In Thirteen, Parenthood, and Tiny Furniture, the daughters all repeat the same thing again and again: “I’m just trying to figure it out mom, I’m figuring it out mom.”
My friend Erika Kleinman gave me the idea to write this post. We were talking about Parenthood/Girls/TinyFurniture via email and she said: ”Do we all want to just crawl in bed with out moms?” Here’s Erika’s crawling in bed anecdote:
At night my five-year-old is at her most talkative. My husband and I switch off, taking turns putting them to sleep. We know there is probably a better way but we haven’t done a damn thing about changing it. She’s giving me a monologue about Daddy. My five-year-old says she would rather sleep with Daddy because he’s actually her best friend. She says he tells better stories. She says she got used to him, since I always had to be with the baby. She says, “I actually love Daddy more than you.” I slip into a technique I have learned since working with kids all my damn life. It’s called encouraging the behavior. “Oh wow,” I say. “Tell me more. Tell me why you love Daddy more. Let’s make a list!” She is lying on her back, looking up at the ceiling. I am lying on my side, facing her. We are sharing the striped comforter, the soft one from Urban Outfitters that we’ve had for forever, before she was born. “Well,” she says huffily, “first of all, he says yes more than you.” I nod enthusiastically. It’s important to act somewhat wide-eyed and stupid. “Oh wow, so he says yes more, that’s a good reason. Tell me more.” She looks at me. She knows I’m not being normal. “And also, we go to Magnolia Cafe for breakfast and you never come with us.” That’s when she starts to cry. “And I got tired of being without you because you’re so busy with Piper all the time and so I decided to like Daddy more.” I stare at her with my mouth open. I’m in awe of her. I nod, slowly this time. “Oh, I see,” I say. “So really you want more time with me.” She is sobbing. I pull her close and stroke her hair. “You need attention,” I said. “I can do that.” She falls asleep holding my hand.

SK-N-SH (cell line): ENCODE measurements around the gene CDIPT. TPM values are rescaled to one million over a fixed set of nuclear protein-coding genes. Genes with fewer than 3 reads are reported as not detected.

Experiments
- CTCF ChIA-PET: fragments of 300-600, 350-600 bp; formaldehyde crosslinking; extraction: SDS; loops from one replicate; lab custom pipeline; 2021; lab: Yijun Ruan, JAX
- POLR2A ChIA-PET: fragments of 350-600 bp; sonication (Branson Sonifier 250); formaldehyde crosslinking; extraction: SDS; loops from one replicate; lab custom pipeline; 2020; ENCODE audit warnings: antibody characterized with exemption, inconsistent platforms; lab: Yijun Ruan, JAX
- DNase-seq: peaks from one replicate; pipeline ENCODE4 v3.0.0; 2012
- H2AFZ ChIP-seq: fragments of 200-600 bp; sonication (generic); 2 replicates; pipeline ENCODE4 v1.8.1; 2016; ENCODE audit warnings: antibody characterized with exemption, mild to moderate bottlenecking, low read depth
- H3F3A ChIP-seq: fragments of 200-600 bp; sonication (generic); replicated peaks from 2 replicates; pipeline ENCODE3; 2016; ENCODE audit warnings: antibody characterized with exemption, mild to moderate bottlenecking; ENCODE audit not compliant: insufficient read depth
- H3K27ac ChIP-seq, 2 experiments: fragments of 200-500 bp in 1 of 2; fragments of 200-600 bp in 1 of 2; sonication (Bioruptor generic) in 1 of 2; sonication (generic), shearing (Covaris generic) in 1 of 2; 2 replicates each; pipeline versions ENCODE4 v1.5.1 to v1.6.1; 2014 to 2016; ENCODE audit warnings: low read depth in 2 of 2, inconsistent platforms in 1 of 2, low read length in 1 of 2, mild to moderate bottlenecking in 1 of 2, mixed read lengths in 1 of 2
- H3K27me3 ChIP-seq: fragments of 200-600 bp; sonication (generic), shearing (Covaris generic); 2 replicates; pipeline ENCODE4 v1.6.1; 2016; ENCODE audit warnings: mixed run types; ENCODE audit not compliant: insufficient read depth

I emailed my mom that I was writing this and she told me that Atticus almost gets in bed with Scout at the end of To Kill A Mockingbird but doesn’t.
And a contribution from writer Wendy Ortiz:
First thing in the morning, every morning, she climbs into our bed. We often wish aloud that she’ll do this all her life when she’s in our house. I can’t imagine ever not wanting this. Wendy and Octavia Leopoldine:
And last but not least–when the tables are turned. From the book, “I’ll Love Your Forever.”
Did I forget some good ones? Let me know in the comments or email me about your favorite mother/daughter bed scene.